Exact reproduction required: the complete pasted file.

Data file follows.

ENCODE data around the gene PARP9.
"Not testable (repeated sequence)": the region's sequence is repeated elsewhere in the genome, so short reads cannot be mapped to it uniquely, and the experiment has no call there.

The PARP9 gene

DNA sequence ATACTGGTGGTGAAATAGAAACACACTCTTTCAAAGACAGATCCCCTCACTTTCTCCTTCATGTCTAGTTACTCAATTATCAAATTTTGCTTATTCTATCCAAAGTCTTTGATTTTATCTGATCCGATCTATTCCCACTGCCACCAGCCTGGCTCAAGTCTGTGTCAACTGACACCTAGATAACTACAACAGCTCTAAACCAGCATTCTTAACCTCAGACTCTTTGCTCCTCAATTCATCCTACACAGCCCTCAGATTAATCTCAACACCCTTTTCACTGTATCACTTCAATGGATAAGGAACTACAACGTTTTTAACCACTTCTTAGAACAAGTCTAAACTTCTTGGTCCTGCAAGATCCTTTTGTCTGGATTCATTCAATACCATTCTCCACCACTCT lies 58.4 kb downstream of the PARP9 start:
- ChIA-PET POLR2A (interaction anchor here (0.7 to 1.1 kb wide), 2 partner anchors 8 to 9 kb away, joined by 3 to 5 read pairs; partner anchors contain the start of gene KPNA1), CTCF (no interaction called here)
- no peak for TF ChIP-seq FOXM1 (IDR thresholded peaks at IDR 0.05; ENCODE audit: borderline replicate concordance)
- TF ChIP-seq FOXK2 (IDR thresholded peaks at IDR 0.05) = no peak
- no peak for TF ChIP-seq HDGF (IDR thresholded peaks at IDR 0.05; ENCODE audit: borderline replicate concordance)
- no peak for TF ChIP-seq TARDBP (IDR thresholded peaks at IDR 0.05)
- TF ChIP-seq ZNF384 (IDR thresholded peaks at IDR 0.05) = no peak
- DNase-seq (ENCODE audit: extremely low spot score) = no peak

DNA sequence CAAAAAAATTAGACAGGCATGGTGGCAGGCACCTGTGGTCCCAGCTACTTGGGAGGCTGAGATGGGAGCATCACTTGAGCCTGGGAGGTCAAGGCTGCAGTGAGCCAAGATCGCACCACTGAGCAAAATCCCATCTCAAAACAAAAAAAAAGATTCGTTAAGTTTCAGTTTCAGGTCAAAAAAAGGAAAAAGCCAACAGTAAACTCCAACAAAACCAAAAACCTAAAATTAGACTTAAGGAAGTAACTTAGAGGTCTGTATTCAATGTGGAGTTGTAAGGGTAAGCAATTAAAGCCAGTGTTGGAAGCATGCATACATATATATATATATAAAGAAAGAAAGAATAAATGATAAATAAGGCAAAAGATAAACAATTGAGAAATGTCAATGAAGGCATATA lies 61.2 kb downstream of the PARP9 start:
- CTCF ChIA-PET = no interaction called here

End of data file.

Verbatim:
ENCODE data around the gene PARP9.
"Not testable (repeated sequence)": the region's sequence is repeated elsewhere in the genome, so short reads cannot be mapped to it uniquely, and the experiment has no call there.

The PARP9 gene

DNA sequence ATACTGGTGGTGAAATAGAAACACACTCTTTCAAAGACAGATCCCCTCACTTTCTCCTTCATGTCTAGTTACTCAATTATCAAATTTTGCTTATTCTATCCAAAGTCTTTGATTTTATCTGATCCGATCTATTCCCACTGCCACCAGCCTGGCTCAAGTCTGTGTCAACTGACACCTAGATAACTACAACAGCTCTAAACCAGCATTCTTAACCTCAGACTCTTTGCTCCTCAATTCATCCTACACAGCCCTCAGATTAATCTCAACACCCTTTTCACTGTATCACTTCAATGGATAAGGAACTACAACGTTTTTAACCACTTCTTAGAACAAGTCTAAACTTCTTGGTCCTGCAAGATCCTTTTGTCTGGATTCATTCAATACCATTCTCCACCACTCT lies 58.4 kb downstream of the PARP9 start:
- ChIA-PET POLR2A (interaction anchor here (0.7 to 1.1 kb wide), 2 partner anchors 8 to 9 kb away, joined by 3 to 5 read pairs; partner anchors contain the start of gene KPNA1), CTCF (no interaction called here)
- no peak for TF ChIP-seq FOXM1 (IDR thresholded peaks at IDR 0.05; ENCODE audit: borderline replicate concordance)
- TF ChIP-seq FOXK2 (IDR thresholded peaks at IDR 0.05) = no peak
- no peak for TF ChIP-seq HDGF (IDR thresholded peaks at IDR 0.05; ENCODE audit: borderline replicate concordance)
- no peak for TF ChIP-seq TARDBP (IDR thresholded peaks at IDR 0.05)
- TF ChIP-seq ZNF384 (IDR thresholded peaks at IDR 0.05) = no peak
- DNase-seq (ENCODE audit: extremely low spot score) = no peak

DNA sequence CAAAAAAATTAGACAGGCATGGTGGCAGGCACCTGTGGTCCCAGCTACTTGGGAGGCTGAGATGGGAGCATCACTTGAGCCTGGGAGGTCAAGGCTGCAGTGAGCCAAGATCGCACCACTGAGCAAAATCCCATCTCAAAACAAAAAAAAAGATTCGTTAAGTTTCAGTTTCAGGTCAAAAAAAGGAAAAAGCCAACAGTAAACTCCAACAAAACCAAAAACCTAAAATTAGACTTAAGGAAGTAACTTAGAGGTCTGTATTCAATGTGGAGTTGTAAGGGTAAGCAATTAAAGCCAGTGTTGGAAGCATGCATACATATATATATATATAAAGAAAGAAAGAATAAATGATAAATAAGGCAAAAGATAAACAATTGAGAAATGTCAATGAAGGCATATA lies 61.2 kb downstream of the PARP9 start:
- CTCF ChIA-PET = no interaction called here